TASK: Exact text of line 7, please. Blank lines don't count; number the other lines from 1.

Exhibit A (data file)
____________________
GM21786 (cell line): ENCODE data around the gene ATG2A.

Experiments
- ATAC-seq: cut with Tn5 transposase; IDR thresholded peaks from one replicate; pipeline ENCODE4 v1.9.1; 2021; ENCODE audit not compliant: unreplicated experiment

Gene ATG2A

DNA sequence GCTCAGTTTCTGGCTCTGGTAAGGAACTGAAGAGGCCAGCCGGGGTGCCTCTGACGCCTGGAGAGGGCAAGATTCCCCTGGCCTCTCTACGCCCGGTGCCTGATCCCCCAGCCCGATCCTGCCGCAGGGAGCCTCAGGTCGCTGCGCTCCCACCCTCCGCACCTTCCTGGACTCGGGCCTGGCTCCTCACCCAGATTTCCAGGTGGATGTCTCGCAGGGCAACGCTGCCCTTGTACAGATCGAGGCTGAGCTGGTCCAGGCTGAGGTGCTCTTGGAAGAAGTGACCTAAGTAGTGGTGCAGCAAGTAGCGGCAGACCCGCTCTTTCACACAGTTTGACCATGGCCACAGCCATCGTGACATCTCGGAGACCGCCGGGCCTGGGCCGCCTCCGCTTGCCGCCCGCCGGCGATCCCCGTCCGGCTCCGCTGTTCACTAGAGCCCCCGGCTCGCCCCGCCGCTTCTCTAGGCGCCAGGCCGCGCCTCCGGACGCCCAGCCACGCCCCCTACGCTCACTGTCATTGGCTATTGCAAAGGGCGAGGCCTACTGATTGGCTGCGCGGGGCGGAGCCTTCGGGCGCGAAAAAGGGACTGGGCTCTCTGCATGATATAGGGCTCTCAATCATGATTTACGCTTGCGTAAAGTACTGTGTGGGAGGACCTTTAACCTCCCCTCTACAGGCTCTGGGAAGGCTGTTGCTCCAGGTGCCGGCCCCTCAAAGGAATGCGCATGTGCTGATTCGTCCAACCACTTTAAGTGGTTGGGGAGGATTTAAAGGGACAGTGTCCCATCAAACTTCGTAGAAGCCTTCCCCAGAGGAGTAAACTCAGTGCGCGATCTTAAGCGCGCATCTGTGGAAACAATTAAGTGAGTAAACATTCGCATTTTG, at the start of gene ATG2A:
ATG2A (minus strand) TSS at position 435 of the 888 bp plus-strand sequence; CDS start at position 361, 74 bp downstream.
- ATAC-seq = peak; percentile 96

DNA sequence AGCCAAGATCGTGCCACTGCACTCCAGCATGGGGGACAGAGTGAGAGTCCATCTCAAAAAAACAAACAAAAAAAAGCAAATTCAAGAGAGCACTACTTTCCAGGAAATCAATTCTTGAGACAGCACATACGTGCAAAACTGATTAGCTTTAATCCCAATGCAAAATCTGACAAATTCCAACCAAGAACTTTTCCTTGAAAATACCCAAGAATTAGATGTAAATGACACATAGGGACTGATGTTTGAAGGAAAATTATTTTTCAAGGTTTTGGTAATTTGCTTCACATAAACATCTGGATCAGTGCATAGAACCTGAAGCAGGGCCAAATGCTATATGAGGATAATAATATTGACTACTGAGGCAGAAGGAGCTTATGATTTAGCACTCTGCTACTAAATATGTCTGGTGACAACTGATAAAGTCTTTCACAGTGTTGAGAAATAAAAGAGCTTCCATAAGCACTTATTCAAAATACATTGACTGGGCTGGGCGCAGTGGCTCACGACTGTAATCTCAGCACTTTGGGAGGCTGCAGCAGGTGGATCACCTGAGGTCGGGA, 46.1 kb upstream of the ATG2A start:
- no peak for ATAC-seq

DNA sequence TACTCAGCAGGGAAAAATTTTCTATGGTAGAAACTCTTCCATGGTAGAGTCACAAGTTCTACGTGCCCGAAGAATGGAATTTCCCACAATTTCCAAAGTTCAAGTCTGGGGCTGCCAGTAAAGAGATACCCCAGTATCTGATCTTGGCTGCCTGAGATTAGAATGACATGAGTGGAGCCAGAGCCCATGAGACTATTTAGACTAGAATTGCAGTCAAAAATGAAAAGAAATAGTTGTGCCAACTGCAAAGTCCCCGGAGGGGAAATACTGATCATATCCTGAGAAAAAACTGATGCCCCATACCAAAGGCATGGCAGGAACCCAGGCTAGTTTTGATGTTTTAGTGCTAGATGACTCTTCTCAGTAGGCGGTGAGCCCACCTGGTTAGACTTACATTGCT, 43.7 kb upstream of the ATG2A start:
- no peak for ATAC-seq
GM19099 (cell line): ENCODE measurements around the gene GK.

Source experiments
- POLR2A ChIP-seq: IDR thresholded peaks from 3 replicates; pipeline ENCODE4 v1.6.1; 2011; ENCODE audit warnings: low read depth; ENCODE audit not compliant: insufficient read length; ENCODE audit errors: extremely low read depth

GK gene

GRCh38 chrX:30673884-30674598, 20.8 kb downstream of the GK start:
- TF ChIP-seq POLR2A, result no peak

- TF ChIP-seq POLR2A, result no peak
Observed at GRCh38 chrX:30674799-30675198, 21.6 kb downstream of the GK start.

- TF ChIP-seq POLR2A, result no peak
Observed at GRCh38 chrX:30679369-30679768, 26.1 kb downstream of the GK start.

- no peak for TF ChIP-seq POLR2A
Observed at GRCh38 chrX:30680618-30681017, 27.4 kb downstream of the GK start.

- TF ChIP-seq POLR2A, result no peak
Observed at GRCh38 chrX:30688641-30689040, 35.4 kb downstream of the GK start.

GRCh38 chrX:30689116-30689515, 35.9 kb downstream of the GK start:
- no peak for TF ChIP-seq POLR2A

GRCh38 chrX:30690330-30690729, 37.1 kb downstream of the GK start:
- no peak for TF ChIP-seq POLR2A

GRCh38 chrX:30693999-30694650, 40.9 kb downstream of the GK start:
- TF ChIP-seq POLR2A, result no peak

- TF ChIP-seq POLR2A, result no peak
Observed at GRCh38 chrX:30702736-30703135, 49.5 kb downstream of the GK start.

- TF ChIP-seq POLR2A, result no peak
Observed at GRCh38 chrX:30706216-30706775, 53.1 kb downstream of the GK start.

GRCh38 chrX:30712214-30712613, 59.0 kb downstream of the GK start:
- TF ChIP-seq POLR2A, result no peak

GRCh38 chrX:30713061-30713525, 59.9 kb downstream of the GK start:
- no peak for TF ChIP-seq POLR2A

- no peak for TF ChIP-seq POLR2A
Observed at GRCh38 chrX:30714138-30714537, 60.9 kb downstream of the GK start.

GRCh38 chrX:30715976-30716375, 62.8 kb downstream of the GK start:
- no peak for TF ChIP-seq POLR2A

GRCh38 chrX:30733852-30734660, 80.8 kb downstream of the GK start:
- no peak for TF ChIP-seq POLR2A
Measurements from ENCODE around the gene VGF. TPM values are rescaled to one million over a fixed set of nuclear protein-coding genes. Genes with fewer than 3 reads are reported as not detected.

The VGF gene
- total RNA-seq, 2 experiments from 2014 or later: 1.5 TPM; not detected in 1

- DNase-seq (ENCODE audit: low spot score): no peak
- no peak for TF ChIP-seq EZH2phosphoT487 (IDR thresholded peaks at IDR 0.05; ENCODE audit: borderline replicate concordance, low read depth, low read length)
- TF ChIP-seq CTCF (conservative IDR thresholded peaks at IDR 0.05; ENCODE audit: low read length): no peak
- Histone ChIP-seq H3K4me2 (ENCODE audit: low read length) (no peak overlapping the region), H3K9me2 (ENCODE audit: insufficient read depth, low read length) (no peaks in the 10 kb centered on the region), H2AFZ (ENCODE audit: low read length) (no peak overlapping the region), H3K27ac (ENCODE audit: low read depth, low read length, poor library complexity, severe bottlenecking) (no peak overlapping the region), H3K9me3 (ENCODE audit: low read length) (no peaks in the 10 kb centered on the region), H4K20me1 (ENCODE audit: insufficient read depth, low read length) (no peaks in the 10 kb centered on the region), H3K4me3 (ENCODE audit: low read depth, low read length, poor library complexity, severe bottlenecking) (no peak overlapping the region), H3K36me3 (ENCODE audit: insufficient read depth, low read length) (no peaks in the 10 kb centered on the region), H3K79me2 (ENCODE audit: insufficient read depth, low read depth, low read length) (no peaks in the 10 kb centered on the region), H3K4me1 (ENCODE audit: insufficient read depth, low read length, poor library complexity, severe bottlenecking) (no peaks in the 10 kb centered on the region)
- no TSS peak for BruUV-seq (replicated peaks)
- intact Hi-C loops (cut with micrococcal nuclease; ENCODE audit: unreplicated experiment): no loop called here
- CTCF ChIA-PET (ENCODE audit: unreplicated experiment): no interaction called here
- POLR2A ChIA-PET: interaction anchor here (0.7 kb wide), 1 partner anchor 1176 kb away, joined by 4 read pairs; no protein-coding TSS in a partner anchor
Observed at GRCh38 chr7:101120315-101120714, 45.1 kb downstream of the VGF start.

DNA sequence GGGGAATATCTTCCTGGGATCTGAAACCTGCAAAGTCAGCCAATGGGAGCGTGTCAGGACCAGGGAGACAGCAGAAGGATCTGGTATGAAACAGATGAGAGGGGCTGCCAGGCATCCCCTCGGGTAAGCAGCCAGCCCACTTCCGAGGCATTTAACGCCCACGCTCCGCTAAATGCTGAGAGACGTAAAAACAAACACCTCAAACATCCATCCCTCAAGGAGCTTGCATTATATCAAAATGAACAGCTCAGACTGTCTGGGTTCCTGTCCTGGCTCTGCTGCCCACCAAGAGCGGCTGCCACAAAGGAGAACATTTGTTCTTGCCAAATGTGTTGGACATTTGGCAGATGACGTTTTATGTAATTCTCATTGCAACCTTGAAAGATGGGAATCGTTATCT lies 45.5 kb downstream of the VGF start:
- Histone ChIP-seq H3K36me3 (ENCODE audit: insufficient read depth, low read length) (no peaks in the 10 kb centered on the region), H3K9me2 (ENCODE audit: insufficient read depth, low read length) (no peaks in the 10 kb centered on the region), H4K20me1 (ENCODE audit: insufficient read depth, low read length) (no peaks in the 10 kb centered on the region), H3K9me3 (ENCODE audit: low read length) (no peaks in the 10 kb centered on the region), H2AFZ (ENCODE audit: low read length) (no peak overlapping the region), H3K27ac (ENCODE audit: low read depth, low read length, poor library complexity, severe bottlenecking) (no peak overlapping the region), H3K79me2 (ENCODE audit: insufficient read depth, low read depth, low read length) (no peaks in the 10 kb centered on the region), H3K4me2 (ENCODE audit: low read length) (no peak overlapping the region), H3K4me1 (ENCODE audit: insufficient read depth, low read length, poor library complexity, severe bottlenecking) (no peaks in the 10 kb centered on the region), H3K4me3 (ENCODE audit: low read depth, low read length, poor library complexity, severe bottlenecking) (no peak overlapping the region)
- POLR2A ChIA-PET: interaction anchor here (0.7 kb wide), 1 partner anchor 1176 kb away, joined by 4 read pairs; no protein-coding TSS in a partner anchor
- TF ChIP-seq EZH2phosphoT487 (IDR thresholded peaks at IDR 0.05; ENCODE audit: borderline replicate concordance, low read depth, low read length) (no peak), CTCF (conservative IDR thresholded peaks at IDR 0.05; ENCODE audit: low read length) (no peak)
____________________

- ATAC-seq = peak; percentile 96